鹿

Animals Of The Afan Woods In Northern Nagano: Japanese Wild Boar


In 1980, when I first came to live in northern Nagano, I got a Japanese gun license, which believe me, is not easy to do, and joined the local Hunting Association. I did this not because I wanted to shoot birds or animals, (although I did very much enjoy the hares, pheasants and ducks that I was able to bring home for the pot) but because there is no way better to learn about the forests and mountains than to trudge them with local hunters.

Back in those days the snow in the mountains could be as much as four or five meters deep, lasting until June. Around my house, which is at 700 metres above sea level, snow at the end of winter would be almost two metres deep. This didn’t bother the bears, which were hibernating, but deer and wild boar could not feed and it would have been hard for them to move around. In the last ten years or so however, we have far less snow, so both deer and wild boar have become common, especially in our well-tended woods, which have bumper crops of acorns, chestnuts and other fodder.

Wild boar is native to everywhere in Japan except the northern island of Hokkaido. ‘Inoshishi’ or wild boar are respected, and even feared in Japan because of their courage and their tendency to charge and attack. Wild boar are the symbols also of recklessness, fertility and prosperity. Not so long ago people believed that if they kept a clump of boar hair in their wallets it would b ring in money.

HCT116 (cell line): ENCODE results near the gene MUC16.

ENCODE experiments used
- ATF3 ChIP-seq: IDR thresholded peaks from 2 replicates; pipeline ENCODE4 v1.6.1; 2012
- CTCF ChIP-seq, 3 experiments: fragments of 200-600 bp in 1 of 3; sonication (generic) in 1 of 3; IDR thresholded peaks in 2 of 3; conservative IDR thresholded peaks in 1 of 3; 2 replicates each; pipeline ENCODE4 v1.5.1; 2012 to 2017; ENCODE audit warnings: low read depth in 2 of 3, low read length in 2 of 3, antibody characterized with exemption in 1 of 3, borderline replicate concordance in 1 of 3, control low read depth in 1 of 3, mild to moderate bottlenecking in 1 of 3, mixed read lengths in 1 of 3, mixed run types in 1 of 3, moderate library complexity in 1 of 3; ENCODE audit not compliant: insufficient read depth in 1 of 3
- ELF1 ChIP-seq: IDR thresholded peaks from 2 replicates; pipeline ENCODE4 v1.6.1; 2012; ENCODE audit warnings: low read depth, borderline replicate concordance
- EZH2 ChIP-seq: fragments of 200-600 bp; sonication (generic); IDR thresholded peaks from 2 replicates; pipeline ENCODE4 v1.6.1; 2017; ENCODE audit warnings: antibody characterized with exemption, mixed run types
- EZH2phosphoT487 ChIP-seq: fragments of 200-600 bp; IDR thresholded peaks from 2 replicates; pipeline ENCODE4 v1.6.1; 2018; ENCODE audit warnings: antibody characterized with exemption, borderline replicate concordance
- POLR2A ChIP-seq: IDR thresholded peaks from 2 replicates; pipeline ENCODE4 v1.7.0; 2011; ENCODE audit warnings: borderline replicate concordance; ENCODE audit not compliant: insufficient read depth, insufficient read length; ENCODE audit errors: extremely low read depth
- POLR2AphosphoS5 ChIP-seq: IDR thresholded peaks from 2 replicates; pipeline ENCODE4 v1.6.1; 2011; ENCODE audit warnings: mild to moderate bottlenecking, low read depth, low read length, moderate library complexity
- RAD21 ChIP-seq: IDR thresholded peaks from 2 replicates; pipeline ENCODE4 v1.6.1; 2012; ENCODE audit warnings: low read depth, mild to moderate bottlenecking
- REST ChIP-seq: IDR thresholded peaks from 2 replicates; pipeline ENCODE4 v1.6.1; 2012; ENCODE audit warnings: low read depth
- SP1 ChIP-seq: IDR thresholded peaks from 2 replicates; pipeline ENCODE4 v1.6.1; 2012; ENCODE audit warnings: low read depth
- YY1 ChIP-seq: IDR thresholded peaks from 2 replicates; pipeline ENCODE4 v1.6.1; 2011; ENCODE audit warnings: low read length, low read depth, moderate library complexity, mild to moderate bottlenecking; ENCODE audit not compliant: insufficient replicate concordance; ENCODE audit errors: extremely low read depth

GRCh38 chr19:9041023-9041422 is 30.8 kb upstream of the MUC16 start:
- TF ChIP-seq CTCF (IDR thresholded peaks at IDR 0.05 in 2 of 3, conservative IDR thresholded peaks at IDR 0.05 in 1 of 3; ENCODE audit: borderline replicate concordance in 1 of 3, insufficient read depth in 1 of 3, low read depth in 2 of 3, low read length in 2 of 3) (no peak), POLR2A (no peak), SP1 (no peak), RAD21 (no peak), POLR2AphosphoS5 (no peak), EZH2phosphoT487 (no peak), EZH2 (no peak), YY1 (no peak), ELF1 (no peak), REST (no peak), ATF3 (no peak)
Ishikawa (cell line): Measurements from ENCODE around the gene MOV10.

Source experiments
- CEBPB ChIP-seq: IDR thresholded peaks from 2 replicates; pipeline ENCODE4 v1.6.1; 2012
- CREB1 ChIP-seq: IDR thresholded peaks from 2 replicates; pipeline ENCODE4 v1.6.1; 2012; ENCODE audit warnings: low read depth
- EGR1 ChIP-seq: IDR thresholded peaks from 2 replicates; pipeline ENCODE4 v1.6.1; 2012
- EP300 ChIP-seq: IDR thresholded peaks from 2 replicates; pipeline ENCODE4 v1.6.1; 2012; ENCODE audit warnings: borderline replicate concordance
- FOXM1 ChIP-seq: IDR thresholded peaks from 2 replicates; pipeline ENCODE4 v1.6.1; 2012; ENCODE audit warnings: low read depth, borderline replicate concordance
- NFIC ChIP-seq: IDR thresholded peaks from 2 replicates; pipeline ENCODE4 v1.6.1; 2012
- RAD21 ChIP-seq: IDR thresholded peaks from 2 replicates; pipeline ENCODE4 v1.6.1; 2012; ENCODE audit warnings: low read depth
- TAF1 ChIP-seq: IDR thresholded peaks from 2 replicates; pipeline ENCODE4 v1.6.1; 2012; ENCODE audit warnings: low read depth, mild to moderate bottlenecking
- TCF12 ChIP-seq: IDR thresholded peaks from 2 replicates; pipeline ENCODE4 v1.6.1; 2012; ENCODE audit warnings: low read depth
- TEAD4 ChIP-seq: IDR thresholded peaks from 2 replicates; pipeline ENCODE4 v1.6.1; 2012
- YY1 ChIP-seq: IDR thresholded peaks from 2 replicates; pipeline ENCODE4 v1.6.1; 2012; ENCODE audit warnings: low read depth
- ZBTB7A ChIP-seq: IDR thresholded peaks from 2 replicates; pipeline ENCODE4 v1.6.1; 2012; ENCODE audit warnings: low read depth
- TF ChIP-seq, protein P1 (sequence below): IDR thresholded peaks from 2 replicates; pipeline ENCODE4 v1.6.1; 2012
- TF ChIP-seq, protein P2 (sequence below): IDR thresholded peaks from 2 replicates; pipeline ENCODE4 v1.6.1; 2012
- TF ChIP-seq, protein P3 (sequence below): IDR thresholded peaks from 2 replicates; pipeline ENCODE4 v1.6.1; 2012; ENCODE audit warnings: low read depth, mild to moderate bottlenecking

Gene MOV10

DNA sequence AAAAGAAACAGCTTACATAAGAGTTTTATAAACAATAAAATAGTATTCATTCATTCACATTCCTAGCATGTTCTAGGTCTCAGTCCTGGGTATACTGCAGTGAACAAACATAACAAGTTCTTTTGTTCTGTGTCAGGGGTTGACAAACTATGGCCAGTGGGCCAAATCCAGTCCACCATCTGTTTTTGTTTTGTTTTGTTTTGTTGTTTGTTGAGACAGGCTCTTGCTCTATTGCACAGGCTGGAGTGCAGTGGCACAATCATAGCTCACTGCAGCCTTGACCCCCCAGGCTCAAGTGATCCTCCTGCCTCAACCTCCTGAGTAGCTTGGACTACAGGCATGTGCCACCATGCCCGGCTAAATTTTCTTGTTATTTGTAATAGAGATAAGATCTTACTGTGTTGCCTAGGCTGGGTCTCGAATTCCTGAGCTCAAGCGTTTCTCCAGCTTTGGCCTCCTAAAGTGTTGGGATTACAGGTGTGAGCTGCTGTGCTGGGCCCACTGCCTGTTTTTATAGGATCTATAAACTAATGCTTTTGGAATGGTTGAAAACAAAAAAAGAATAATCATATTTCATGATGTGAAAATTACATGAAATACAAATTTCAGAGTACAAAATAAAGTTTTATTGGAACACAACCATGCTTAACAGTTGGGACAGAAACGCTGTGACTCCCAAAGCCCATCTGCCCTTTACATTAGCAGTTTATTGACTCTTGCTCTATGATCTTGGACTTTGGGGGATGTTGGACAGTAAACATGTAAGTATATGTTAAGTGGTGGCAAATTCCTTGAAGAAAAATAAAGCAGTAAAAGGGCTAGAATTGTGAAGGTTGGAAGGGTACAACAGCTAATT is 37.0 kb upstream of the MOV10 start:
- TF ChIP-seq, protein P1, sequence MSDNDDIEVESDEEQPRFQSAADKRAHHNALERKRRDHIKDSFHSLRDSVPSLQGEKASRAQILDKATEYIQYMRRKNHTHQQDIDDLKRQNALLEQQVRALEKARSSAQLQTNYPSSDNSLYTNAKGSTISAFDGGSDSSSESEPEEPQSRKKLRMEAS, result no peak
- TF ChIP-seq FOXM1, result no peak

Wild boar have long been a part of Japanese country diet. Even after Emperor Tenmu, influenced by Buddhism, banned the consumption of animal meat in 675, wild boar was exempt, although even to this day they sometimes call wild boar meat ‘yama kujira’ or ‘mountain whale’ – because whales were considered to be fish, and therefore not a forbidden food.

Nowadays, we get lots of wild boar around here, and they often end up as part of our diet. When I was in the Hunting Association there were 79 members, while now, 36 years later, there are only 17, which is another reason for the increase in wild boar and deer.
At home, I rarely buy beef. I prefer venison and wild boar, and have dozens of ways to cook them. However, I strictly avoid the custom that is still prevalent in some more southerly parts of Japan of eating wild boar meat raw. That is something that even washed down with copious amounts of straight Kokoro Gin, I would strongly recommend against (the raw wild pork, not the gin!)

~ Uncle Nic, April 14th. 2017